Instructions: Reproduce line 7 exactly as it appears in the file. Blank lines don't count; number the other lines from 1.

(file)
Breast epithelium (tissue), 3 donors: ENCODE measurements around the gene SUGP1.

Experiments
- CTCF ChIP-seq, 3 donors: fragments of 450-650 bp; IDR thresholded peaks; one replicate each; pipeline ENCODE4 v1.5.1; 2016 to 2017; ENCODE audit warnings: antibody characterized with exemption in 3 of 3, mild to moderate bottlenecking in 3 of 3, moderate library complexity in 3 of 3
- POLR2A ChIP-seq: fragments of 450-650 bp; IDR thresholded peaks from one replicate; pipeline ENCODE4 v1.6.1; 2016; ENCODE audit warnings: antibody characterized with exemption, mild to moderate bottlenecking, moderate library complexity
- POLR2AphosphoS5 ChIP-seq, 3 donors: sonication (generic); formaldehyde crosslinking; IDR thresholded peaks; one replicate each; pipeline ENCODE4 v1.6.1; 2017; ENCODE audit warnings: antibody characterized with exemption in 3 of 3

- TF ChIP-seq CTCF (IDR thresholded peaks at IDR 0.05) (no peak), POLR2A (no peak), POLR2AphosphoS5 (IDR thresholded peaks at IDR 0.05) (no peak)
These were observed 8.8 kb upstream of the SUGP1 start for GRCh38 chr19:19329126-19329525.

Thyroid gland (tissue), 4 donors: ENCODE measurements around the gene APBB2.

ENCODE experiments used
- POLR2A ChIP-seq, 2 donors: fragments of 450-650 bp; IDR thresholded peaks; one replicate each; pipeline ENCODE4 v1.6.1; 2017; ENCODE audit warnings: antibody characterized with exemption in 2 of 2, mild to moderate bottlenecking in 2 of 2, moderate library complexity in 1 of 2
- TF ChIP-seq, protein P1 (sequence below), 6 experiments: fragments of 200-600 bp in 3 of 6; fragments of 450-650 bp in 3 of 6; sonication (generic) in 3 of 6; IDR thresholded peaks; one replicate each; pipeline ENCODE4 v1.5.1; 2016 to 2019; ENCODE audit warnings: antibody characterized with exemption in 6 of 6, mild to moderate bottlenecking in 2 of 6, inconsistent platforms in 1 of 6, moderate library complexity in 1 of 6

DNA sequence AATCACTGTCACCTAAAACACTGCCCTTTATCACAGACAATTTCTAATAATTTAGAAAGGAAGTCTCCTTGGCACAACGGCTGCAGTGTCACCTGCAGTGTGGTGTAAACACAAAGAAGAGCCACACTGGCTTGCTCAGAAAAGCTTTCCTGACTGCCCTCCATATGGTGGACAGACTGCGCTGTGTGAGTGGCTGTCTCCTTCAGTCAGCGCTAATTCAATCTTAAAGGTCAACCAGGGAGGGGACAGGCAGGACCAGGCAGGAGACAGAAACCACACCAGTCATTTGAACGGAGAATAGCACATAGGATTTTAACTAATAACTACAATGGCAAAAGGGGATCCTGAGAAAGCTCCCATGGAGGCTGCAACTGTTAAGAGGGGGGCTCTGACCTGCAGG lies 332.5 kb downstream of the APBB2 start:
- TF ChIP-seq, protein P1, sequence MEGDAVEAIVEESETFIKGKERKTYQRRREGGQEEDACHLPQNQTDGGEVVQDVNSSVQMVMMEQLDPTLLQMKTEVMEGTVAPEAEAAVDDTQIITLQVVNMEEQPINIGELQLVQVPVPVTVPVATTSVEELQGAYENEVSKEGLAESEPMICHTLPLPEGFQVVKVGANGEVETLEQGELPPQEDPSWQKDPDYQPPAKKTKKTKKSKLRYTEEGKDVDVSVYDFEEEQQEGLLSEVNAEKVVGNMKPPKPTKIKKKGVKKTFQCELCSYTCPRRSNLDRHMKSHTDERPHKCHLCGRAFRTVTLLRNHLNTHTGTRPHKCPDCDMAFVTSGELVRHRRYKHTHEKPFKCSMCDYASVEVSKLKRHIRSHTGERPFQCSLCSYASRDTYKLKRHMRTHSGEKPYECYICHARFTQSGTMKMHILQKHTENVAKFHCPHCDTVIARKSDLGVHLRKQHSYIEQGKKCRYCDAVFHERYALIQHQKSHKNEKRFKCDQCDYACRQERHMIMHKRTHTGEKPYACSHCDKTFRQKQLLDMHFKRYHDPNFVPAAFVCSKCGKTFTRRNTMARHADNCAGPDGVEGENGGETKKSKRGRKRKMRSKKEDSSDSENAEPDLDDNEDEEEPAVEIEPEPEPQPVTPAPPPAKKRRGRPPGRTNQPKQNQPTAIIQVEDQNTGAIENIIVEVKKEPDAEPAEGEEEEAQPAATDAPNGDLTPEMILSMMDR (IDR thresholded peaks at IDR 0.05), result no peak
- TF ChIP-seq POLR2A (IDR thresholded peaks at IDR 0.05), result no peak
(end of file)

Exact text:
These were observed 8.8 kb upstream of the SUGP1 start for GRCh38 chr19:19329126-19329525.